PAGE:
Overall, reports stressed that Japanese industrial practices were rapidly improving, but still struggled with many inherent weaknesses, such as a reliance on foreign techniques and a shortage of skilled labour, raw resources, and machine tools.
Appraisals of Japanese technological progress began to slip in quality during the early and mid-1930s. The preconception that the Japanese were incapable of extensive technical innovation in aviation, which had been true during the 1920s, began to mask the Japanese progress in the area from the early 1930s. It is telling that the translation of Streshnevsky’s work was the only report from the American naval attaché’s office that emphasised Japan’s growing inventive capabilities. Mr Parker of the Bristol Company expressed the typical Western view when he described the Japanese as ‘notorious copyists.’ Instead, by 1930 the Japanese were modifying foreign designs to fit their own needs rather than simply copying them wholesale, and an increasing number of designs were entirely of Japanese origin. Several capable indigenous aircraft were designed or entered service from 1933-37, such as the G3M Land-Based Attack Aircraft (‘Nell’), and combined to bring the Japanese air services up to rough technological parity with the West by the late 1930s. By the outbreak of the Second Sino-Japanese War in July 1937, the Japanese had achieved independence in the field of aviation design and manufacturing, something that went unnoticed by American observers.
American assessments of the quality of Japanese pilots, mechanics, and workers were increasingly varied and contradictory. Philip G. Lucas of the Hawker Company stated that the Japanese were ‘competent’ pilots who should not be underrated, implying that the common views held in the United States and Great Britain were inaccurate. Parker and Mr Burgoine of the Bristol Company both agreed that the Japanese were ‘excellent’ fliers, but exhibited a lack of initiative and originality in their flights. Two foreign air force pilots, one British and one German, were given increasingly rare opportunities to witness Japanese pilots in flight while they toured IJA and IJN air stations in early 1935. They both concluded the Japanese were ‘good’ pilots, but the Englishman noted that the Japanese were more ‘conservative’ in their manoeuvring. Streshnevsky’s analysis of Japanese air performance over Shanghai in 1932 left a poor impression. Japanese bombing was ineffectual because of poorly trained pilots and insufficient bomb loads. While reports on aircrew quality were contradictory, American observers continued to accurately note that Japan lacked the depth of aircrew reserves to keep up with the rate of attrition in a high-intensity air war.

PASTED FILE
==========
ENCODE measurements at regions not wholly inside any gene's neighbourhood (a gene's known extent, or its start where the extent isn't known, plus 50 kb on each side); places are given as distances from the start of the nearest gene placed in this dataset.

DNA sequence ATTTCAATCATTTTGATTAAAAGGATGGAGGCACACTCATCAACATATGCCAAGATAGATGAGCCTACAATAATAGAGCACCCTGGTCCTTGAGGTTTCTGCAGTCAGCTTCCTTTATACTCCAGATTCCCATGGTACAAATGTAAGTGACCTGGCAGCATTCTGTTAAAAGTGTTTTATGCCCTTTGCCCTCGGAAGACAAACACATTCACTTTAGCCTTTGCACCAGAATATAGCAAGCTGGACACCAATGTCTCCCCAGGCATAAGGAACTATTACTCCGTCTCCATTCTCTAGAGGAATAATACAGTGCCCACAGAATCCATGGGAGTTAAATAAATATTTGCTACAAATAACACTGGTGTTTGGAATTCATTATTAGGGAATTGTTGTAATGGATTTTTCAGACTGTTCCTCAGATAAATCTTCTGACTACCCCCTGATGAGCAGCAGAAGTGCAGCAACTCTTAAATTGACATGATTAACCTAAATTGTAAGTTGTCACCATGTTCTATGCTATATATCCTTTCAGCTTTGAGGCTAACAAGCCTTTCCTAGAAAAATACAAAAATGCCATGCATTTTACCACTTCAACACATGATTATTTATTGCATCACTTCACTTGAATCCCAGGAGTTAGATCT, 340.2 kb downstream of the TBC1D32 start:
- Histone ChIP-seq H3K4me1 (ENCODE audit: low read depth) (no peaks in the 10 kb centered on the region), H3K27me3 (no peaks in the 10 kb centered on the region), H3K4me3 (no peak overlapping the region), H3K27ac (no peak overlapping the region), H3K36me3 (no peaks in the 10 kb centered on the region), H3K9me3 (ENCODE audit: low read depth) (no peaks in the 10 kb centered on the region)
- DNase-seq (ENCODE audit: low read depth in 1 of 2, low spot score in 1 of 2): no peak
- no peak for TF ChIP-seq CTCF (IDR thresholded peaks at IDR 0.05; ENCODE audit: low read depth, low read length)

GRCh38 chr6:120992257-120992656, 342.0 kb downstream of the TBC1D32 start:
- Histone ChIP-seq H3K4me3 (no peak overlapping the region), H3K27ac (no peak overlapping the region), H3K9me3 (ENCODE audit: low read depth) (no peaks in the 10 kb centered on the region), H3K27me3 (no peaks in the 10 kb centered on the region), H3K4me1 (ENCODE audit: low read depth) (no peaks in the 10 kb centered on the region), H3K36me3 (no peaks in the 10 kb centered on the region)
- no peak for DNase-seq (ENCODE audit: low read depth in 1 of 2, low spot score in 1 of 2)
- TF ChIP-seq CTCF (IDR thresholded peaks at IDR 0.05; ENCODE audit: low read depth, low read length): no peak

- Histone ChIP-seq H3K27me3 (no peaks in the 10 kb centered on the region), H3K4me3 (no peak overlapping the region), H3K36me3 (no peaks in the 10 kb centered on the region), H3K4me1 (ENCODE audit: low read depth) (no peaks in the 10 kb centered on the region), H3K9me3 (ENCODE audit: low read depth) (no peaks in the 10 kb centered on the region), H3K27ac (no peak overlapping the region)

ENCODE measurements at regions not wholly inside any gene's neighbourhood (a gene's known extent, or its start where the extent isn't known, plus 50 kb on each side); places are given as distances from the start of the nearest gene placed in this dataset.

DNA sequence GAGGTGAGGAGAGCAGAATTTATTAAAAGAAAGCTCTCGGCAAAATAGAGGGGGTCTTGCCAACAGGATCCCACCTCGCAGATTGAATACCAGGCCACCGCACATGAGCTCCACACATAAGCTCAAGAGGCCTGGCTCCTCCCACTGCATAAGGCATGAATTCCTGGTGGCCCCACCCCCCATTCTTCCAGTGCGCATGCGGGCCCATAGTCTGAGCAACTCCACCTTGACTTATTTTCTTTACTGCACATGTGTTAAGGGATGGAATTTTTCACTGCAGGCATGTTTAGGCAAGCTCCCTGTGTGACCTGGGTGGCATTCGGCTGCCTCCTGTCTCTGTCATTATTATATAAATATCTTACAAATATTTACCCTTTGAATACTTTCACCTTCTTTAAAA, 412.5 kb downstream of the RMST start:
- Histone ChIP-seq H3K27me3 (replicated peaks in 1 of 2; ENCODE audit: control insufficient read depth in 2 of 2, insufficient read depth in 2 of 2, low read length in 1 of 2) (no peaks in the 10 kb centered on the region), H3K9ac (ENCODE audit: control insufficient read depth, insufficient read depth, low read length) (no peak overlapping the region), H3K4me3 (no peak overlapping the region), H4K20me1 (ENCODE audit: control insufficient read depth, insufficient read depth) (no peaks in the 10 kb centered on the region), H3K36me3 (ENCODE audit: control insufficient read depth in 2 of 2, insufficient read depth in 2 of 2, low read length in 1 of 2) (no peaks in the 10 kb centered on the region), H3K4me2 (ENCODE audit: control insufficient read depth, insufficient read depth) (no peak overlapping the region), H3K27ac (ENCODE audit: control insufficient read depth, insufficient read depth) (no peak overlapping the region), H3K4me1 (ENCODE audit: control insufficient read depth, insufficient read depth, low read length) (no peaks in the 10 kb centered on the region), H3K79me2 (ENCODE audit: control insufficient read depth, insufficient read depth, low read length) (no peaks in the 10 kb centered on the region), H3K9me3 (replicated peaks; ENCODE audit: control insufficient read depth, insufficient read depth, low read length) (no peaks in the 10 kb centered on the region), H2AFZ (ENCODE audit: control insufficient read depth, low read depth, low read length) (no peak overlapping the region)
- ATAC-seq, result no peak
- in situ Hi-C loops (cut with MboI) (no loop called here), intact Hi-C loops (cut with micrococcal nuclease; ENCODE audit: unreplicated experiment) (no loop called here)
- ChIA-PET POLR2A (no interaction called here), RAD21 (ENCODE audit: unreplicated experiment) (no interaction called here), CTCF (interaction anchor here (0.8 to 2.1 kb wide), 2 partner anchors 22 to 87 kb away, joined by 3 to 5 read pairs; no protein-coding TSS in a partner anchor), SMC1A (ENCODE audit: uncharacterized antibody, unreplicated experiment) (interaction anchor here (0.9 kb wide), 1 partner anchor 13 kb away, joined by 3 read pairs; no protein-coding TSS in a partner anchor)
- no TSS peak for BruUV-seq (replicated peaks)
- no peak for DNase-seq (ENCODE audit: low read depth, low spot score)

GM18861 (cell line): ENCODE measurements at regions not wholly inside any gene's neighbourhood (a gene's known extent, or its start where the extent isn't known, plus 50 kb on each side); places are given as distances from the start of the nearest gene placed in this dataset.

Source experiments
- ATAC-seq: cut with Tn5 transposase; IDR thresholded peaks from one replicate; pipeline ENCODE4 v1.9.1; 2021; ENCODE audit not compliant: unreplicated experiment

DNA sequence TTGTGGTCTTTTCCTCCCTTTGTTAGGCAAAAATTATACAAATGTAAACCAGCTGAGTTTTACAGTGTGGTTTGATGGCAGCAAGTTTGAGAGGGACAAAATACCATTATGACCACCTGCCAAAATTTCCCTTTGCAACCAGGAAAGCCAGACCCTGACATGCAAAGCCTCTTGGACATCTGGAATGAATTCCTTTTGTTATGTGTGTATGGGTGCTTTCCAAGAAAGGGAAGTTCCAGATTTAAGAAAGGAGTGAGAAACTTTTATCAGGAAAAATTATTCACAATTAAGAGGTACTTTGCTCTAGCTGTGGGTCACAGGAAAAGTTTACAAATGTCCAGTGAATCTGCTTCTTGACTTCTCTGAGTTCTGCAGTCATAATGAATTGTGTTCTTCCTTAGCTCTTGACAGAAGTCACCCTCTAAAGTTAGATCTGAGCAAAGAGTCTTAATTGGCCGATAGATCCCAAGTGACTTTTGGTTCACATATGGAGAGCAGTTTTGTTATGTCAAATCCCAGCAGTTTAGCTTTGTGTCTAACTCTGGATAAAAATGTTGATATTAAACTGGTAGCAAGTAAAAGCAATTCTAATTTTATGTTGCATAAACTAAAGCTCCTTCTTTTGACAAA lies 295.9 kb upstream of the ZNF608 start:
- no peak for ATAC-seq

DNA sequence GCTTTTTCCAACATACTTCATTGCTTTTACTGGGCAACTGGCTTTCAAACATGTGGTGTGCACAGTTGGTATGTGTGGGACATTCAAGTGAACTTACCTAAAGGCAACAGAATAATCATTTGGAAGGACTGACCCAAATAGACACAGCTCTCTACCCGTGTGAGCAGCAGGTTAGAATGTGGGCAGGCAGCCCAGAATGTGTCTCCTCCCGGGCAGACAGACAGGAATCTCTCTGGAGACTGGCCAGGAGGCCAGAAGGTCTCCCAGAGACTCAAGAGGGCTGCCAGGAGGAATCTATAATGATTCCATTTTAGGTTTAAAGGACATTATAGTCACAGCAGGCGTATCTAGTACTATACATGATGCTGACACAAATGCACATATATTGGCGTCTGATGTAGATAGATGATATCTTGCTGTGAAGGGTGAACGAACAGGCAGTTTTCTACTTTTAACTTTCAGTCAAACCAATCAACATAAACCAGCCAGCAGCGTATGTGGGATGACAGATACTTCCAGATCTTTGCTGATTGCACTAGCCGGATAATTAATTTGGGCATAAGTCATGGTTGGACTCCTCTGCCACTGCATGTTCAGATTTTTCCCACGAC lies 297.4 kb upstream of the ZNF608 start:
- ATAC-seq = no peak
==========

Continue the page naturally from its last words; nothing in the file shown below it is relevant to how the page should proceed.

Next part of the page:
Americans assessed Japanese mechanics and workers much as they did their flying compatriots. Mr R. Moffett of the Wright Aeronautical Corporation condemned all the Japanese engineers, mechanics, and workers with whom he worked. Engine mechanics, ‘lamentably poor’ when tasked with correcting minor difficulties with auxiliary equipment, had to be shown the exact detailed procedure to follow. Enlisted men appeared ‘stupid.’ Moffett concluded that the Japanese ‘are striving far beyond their capabilities in the engine field.’ Other Western aviation representatives had kinder words for Japanese personnel. Lucas described the Japanese mechanics whom he met as ‘extremely intelligent’ and rated the overall quality of Imperial Japanese Navy Air Service maintenance personnel as ‘very high.’ Burgoine and Parker believed that the Japanese could learn rapidly through experience, and thought the mechanics in the aviation industry well-trained and ‘excellent,’ but lacking experience with machine tools.
The American intelligence assessments of Japanese air power from 1930 to mid-1937 remained excellent regarding industrial and strategic issues but were noticeably less accurate regarding technology and tactics. Japanese military aviation had been an open door for intelligence gathering in the 1920s, but the opening gradually narrowed through the early 1930s and slammed shut with the start of the war in China in 1937. The preconception of Japanese unoriginality, particularly regarding aircraft design, became increasingly influential during the 1930s at a time when Japan was moving away from its foreign dependence. Meanwhile, the opinions concerning the quality of Japanese air and ground crews were diverse, varying wildly from praise to derision and everything in between. The lack of a clear and consistent snapshot of Japanese personnel became a major problem in the late 1930s, as did the assumption that the Japanese could not innovate in the aviation sphere.